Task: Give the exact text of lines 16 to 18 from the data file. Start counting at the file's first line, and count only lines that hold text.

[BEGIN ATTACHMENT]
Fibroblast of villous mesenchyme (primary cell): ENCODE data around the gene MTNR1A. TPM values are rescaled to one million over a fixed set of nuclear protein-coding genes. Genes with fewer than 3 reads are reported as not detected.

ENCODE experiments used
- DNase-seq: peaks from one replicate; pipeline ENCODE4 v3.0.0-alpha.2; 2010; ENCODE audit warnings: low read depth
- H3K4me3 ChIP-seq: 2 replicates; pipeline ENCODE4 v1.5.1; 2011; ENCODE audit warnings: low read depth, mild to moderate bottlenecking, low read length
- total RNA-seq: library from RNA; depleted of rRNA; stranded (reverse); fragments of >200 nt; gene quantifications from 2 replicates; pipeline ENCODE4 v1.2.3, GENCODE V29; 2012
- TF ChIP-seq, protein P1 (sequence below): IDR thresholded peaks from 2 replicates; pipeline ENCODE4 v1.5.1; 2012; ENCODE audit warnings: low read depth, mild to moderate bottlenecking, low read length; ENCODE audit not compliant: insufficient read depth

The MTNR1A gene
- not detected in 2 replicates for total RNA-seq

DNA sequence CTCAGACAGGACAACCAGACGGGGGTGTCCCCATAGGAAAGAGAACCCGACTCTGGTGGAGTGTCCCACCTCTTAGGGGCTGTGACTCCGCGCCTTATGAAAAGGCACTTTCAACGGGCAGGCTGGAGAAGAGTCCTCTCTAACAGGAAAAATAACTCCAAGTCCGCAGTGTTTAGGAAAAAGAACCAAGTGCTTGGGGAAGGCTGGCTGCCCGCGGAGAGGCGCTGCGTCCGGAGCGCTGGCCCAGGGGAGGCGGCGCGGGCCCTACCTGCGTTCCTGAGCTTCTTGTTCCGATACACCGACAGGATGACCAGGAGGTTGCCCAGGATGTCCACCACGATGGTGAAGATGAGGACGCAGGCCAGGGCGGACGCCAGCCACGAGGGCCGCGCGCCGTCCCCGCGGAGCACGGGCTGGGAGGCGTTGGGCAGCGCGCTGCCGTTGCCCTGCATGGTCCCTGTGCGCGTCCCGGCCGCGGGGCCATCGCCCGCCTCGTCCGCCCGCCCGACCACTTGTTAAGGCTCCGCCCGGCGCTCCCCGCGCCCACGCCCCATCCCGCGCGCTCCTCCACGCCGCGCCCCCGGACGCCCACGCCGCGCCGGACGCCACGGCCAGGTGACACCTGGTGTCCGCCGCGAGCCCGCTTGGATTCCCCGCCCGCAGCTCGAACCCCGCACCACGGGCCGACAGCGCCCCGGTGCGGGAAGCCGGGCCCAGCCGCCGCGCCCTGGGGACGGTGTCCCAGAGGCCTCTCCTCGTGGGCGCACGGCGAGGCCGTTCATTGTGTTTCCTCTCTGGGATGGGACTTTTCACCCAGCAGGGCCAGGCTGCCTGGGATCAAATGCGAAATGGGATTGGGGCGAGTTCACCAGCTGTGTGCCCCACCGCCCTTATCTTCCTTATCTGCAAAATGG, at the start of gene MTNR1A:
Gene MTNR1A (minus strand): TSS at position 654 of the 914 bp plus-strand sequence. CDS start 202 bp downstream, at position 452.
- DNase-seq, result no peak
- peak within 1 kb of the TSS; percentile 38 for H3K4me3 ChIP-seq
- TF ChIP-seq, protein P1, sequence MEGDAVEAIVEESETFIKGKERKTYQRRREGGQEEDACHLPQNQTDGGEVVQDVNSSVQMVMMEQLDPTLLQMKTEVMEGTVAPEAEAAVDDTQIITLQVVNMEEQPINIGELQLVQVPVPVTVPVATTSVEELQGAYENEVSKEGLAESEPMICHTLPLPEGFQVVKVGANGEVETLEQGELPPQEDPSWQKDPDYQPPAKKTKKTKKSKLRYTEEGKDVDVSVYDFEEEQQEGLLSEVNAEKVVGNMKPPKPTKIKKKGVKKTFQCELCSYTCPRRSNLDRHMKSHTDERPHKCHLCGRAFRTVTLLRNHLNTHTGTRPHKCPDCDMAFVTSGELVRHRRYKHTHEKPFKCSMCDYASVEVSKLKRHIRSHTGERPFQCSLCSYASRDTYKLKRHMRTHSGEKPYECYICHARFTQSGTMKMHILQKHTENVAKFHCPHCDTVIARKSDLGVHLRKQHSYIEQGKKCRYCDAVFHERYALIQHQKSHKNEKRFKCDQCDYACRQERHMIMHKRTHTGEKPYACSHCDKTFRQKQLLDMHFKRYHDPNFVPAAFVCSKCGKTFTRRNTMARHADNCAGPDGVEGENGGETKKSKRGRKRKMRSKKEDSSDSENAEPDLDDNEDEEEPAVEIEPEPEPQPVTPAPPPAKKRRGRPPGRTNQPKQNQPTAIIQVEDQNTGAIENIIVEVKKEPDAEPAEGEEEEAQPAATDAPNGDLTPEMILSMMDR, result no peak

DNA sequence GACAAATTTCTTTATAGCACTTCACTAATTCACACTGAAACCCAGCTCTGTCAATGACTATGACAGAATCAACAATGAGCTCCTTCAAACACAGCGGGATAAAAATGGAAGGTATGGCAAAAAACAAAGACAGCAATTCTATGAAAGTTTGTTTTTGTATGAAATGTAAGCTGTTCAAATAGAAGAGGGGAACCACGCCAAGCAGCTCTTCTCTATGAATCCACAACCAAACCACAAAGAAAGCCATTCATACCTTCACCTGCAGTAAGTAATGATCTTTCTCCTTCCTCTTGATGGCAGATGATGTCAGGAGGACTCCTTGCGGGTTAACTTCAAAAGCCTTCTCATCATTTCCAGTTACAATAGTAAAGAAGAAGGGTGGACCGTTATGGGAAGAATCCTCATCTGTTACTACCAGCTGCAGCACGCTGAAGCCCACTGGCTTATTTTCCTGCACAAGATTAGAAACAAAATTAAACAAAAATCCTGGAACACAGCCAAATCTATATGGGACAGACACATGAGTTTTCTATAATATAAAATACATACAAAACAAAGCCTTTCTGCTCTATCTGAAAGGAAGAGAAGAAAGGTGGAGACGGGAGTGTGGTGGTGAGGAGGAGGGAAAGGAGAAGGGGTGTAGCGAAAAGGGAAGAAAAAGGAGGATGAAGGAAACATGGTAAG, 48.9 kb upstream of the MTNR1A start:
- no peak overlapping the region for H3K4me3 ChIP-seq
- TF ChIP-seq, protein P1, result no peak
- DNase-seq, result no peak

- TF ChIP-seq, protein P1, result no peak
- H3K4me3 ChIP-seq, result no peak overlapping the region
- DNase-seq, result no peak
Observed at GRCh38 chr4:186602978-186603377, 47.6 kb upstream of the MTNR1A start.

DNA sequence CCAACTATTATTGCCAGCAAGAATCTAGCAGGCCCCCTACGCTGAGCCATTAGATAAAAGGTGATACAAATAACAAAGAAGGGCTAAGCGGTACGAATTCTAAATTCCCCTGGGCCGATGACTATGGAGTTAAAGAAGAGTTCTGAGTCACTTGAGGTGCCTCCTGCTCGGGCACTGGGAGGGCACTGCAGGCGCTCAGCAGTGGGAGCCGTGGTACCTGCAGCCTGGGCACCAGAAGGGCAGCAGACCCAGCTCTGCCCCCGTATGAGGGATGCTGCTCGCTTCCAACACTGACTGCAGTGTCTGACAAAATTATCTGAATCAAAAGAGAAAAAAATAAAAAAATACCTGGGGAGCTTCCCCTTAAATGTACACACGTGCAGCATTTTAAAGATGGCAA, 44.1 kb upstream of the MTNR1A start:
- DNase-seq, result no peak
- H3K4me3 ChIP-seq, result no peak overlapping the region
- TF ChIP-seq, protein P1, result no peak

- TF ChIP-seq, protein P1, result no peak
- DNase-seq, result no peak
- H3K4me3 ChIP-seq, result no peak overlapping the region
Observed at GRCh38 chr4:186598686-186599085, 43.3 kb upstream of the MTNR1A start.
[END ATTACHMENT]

- TF ChIP-seq, protein P1, result no peak
- DNase-seq, result no peak

- TF ChIP-seq, protein P1, result no peak